Andrew Hinds made it clear that in his experience a "light touch" regulatory framework was essential for dealing with the charitable sector which is made up of a few very large charities and a plethora of small and very small charities.

At Voluntary Arts Ireland we can recognise the same dynamic in the voluntary arts sector - 1000's of small organisations linked by a common set of values. If we demand a certain level of governance structure of small organisations we may find ourselves putting up obstacles. In our drive to improve standards we may set many things back. Flexible structures and adjustments for scale are going to be needed and they are perhaps the most difficult to write into legislation.

We must also fight against the urge to consolidate, to fall back on type and in the drive for efficiency attempt to make logical sense of sectors that thrive on being a diverse network. Big consolidated organisations although needed in some instances, don't tend to encourage trust or partnership working.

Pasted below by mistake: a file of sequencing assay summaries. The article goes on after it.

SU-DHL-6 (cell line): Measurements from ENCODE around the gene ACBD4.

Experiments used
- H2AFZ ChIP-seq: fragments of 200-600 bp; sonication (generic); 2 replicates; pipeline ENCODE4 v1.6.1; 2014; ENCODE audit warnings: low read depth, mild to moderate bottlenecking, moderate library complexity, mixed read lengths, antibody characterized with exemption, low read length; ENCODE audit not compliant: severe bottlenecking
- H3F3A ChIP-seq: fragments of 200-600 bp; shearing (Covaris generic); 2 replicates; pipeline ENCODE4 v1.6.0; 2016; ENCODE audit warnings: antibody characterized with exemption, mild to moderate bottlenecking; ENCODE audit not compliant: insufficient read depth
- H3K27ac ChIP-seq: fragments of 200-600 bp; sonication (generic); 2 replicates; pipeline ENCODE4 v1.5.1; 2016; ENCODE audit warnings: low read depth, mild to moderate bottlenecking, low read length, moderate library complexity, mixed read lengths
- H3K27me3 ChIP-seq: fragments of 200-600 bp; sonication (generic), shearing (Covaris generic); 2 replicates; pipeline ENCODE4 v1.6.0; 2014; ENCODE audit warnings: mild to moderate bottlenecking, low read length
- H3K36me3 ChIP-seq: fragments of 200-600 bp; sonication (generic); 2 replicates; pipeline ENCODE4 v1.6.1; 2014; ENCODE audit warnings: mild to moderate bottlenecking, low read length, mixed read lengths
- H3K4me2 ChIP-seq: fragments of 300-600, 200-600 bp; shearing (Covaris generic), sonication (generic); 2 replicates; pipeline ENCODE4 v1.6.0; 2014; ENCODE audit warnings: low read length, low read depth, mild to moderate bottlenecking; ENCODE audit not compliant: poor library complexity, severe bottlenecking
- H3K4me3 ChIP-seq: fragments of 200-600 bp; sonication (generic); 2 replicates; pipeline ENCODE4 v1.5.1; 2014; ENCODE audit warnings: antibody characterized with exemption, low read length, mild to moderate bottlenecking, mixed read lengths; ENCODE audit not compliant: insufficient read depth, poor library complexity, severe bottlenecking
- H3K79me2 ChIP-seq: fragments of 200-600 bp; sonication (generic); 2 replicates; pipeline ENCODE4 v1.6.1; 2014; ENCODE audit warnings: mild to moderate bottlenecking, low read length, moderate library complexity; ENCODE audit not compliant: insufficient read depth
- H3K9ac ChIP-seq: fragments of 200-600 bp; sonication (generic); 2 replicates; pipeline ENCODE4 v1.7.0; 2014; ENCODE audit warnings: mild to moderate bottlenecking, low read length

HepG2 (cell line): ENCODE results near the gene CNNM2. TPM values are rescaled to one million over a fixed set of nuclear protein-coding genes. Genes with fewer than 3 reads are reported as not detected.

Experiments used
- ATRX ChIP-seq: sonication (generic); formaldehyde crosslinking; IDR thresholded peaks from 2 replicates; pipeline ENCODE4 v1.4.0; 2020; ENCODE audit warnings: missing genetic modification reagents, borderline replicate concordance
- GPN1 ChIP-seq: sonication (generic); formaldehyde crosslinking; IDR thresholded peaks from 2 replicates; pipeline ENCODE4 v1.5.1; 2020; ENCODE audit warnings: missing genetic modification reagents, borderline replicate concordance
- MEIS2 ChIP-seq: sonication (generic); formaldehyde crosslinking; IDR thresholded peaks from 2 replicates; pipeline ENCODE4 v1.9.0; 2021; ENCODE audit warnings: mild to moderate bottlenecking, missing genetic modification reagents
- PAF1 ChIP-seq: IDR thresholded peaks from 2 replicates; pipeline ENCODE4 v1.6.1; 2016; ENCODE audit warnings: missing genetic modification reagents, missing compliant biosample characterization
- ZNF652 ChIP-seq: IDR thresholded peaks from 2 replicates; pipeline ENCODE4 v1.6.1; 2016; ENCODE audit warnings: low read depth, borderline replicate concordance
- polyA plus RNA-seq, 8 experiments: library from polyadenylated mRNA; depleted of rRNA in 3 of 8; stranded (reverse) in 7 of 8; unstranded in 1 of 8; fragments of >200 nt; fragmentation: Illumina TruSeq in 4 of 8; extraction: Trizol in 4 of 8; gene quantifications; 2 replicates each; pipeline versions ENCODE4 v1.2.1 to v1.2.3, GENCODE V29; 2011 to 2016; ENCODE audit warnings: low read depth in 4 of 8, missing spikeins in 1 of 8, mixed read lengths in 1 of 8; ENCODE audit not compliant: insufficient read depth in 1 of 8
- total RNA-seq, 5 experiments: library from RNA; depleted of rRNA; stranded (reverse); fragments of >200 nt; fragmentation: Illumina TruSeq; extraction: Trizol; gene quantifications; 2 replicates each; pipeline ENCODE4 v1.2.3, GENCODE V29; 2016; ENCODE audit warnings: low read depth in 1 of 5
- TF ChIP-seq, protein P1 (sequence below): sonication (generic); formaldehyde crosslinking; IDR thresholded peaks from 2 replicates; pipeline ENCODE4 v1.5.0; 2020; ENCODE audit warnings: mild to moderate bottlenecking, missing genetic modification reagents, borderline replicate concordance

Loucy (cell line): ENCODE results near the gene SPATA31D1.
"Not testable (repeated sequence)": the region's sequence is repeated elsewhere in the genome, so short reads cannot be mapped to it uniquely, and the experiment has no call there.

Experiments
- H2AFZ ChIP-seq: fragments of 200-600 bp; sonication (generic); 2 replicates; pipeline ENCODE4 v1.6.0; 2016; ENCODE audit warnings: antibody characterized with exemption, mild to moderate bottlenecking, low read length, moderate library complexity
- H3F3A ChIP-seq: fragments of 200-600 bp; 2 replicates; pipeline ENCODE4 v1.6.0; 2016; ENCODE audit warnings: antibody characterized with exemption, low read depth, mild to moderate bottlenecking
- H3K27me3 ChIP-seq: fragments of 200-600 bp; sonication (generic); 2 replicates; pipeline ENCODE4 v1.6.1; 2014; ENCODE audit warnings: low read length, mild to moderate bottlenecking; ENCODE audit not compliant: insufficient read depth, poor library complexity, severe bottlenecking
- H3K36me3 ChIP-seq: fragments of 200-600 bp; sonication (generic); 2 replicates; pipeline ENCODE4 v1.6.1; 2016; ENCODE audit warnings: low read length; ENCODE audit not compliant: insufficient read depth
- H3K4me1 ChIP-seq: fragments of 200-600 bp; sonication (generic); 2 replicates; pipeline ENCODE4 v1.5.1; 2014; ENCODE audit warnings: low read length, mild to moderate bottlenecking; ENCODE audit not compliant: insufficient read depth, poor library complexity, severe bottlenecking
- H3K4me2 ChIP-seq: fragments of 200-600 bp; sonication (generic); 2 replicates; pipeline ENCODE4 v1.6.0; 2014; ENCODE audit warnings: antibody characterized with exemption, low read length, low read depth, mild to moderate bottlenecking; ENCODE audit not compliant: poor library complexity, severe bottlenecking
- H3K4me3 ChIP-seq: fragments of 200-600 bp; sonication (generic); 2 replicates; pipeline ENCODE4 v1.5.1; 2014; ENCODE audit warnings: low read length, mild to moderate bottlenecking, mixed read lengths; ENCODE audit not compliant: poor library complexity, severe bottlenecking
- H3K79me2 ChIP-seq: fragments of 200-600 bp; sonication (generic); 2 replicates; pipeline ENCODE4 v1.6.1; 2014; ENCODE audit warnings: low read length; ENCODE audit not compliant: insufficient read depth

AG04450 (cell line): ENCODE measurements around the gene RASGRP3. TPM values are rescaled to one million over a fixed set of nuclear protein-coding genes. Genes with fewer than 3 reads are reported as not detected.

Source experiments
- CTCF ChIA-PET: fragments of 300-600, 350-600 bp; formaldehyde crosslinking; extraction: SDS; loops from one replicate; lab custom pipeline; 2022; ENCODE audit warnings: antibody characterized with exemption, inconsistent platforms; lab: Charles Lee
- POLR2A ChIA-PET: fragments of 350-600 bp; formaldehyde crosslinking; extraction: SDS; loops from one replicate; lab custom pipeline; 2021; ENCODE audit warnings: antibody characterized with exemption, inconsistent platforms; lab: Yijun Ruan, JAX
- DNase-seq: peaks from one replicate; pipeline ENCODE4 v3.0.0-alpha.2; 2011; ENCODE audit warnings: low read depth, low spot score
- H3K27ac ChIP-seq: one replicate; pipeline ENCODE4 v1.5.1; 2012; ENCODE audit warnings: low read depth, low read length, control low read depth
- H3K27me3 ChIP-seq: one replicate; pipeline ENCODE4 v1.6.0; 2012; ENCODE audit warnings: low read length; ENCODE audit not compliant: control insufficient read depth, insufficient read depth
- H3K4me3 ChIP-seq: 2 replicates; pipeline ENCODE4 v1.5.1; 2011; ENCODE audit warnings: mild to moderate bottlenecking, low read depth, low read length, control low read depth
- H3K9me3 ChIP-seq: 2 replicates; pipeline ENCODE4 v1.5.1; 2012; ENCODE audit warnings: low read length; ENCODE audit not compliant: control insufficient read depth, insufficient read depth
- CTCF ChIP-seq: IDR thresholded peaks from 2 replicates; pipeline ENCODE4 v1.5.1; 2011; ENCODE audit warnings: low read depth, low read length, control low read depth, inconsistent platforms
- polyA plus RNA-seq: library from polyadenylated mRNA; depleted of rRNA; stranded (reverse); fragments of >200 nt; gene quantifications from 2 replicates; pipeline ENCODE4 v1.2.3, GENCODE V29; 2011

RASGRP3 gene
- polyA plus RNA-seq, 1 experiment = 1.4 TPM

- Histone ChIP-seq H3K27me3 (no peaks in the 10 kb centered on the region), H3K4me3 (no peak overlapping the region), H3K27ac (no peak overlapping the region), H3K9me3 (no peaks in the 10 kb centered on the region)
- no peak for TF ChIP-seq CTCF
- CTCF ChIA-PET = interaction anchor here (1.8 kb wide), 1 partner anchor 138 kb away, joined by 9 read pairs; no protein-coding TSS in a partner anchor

One very interesting model that was featured at the Boardmatch event was the Credit Union movement. Kieron Brennan from the league of Credit Unions spoke very eloquently about how a network of mainly small membership organisations have provided a viable and trustworthy alternative to banks for savers and borrowers. From a standing start in 1960 in Ireland there are now over 500 credit unions serving 2.9 million members with savings approaching €11.9 billion. There are over 9,200 active volunteers involved in the movement, and over 3,500 people are employed. They played no part in the recent financial meltdown and one would have thought are poised to form a strong part of a more ethical financial system.

The Credit Union movement is a great example of what can be done. Big ideas and small organisations - not a bad mantra.

Kevin Murphy

Sunday, 23 January 2011

Big Society Arts

At the moment it feels like we are being bombarded by rhetoric. Rhetoric ranging from an age of severe austerity to one of big society revolution - from the burden of our financial woes being shouldered by the man on the street to the time when finally that same man can shape the policies and participate in the running of his local community. Of course the rhetoric is generally coming from the centre ground of our political landscape, not the margins, but we have to imagine that our political leaders are grappling with how to build our communities for the future.